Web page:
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The Evolution of Technology in Construction

Trades Industry Tech Evolution
Trades industry technology makes it easier to get the job, keep track of the work, and get paid in a complete and timely fashion. It is worth preparing your company for the future, making your processes work to your benefit, and joining the next wave of construction is a sure-fire way to accomplish both tasks.

Integrating technology into the management of your company is not a new concept. Especially in construction, there is an excess of documentation that must trade hands throughout a job. Business owners often struggle with how best to keep track of it all, and ensure it works to the benefit of their teams. Especially when it comes to supporting your legal team, issues with locating the right invoices, contracts, and other documentation that could make or break your defense are all too common and have been awaiting a solution for years. 

While problem-solving tech has been making itself known for decades and trying to fill in the blanks for business owners everywhere, construction-specific technology has only really begun to gain popularity over the last 10 or so years. As far as trades technology is concerned,it is important to consider the following before using it: where did it begin, where is it heading, and why is it becoming increasingly relevant? In this blog, Jim Evans, founder of BidClips, has contributed his writing and insight in collaboration with our team, on the development of trades technology and the most common problems technology can solve. 

The Early Era of Trades Technology  

Early on, most home service businesses relied on the tried-and-true method of pen and paper combined with “keeping it in our heads.” This approach, amazingly, is still prevalent today but can cause a headache to keep track of everything. Many home service companies still struggle with paper files, written tickets, work orders, invoices, and receipts. We all know that person, and truthfully many of us are that person, where their office is a crazy mess and only they know where everything is located within their giant stacks of papers. What good is creating a paper trail if you cannot keep track of it all?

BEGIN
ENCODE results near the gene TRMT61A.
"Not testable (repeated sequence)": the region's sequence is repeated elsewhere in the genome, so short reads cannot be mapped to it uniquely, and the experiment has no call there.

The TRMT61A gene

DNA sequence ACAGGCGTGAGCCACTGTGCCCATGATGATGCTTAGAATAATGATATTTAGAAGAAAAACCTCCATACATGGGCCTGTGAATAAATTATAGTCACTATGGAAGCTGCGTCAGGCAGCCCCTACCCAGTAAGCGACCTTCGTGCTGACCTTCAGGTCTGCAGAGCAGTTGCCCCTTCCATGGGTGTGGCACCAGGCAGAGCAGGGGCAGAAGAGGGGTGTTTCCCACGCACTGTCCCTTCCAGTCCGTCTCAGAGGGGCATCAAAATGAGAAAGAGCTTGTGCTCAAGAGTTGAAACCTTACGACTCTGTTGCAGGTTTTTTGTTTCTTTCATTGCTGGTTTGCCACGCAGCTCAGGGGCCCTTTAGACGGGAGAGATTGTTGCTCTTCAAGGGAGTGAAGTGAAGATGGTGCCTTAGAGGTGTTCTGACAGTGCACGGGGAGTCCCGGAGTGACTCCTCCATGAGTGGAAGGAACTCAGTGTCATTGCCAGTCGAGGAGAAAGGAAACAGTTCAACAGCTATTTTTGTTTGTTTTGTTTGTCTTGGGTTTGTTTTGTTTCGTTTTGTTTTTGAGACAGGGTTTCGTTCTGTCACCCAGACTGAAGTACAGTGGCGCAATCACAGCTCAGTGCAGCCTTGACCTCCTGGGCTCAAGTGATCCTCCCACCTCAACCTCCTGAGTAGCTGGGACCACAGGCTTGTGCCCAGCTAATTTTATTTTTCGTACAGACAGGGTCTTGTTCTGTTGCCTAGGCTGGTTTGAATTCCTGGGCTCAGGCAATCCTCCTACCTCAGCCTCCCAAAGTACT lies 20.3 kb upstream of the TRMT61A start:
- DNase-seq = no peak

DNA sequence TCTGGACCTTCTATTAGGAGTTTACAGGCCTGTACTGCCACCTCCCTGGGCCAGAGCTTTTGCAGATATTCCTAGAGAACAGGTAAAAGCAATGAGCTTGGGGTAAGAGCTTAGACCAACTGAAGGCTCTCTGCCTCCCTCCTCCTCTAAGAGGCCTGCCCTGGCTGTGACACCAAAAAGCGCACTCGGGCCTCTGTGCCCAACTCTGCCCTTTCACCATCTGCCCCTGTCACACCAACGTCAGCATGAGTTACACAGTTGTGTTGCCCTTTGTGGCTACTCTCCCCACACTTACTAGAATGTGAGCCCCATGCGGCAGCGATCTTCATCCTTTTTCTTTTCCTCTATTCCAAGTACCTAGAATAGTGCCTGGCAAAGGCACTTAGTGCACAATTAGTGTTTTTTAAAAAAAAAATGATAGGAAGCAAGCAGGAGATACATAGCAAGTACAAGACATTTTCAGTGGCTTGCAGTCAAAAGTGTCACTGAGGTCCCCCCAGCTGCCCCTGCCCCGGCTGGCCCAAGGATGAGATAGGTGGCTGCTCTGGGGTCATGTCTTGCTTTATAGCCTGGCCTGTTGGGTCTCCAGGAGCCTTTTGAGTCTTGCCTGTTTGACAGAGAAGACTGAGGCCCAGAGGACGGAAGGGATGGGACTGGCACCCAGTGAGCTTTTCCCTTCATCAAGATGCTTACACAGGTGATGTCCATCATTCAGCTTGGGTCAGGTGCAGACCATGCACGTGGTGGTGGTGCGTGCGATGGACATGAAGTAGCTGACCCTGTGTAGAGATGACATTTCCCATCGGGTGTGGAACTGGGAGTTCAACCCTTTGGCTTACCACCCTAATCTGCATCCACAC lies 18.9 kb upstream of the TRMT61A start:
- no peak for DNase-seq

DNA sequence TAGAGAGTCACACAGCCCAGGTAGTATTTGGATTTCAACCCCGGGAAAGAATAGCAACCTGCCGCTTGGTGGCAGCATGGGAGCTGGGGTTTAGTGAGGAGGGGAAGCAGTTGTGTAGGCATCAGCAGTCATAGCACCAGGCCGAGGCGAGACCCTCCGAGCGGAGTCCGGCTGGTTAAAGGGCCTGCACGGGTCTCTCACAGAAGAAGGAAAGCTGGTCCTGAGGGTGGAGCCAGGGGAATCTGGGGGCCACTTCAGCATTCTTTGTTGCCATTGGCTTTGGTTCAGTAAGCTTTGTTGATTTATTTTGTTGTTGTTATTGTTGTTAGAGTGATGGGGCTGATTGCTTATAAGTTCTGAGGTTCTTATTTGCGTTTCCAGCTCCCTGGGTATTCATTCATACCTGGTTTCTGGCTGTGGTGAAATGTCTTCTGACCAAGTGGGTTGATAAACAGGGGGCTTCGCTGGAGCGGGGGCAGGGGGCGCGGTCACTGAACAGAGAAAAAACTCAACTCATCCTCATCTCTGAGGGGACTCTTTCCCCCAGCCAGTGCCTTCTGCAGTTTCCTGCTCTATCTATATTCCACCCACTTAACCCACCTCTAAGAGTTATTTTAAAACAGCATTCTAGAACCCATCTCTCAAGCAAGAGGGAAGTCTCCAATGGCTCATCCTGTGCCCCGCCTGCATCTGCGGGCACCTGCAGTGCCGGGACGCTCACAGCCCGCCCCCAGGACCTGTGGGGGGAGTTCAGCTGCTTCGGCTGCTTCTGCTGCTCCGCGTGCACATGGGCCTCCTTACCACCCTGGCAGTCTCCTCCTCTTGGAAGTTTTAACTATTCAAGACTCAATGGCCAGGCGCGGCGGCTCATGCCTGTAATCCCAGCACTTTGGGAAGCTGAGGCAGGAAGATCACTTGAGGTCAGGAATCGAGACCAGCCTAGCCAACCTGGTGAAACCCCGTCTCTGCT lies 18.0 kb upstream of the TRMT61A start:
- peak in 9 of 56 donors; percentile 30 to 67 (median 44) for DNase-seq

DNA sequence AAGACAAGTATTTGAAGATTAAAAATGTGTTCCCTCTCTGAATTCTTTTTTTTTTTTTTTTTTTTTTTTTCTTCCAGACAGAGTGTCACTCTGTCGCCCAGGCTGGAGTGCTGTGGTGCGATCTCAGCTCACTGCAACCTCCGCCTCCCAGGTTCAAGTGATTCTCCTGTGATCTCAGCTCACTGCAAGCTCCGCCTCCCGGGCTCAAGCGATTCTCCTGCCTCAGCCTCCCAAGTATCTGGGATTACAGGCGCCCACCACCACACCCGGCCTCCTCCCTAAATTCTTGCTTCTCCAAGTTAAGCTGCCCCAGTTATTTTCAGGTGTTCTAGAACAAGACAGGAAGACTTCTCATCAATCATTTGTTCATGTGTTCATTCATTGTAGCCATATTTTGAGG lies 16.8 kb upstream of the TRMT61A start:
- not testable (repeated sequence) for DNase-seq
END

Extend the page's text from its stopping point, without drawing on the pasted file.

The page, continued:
For example, a legal team would have a much harder time finding and verifying documents that could be essential in protecting your business if a business operates with the disorganized pen and paper method. Additionally, it is easy for wires to get crossed and organizational rules to go ignored when relying on hard copies because each document is passed between multiple sets of hands, all of which differ from project to project. These issues, along with the fatal flaw of forgetfulness, meant that it was only a matter of time before folks started searching for another solution.  

In the early 2000s, we began to see basic point of sale and project management systems enter the market. However, for an industry already largely unorganized, these systems didn’t help the organization as much as they just digitized the clutter. They were certainly faster than pen and paper, but disorganization at scale became an even bigger problem. Sifting through disorganized files is no different than sifting through boxes of old paper records.

The first technology that hit the market was mostly convoluted, slow-working, and took much effort to learn. Though these first efforts were primitive and challenging to use, they were a start. They were the cookie-cutter for future attempts at solving the issues construction business owners were facing and the catalyst in the developments that followed.

Negotiate better subcontracts

The Cromeens Law Firm is here to protect you and your business. We can help you negotiate your subcontracts to protect you against losing your money and your assets. Our hope is that you never sign a subcontract that puts you out of business. Work with us to equip yourself with the ability to properly evaluate your risks and negotiate your next subcontract with greater confidence and ease.

The Growing Fad of Today’s Technology  

As the years have progressed, more folks have entered the industry, and new minds have come to understand the struggles of managing a construction company and have tried their hand at making new technological aids. The desire for something that works and software that can handle it all can be whittled down to one primary motivator: automation. Business owners have found that the right technology can replace human error and increase labor efficiencies. For example, automated follow-ups on an estimate can help your sales team close more jobs with less effort. Automated follow-ups for reviews after a job can help you grow your reputation online, increase your SEO, and get more leads.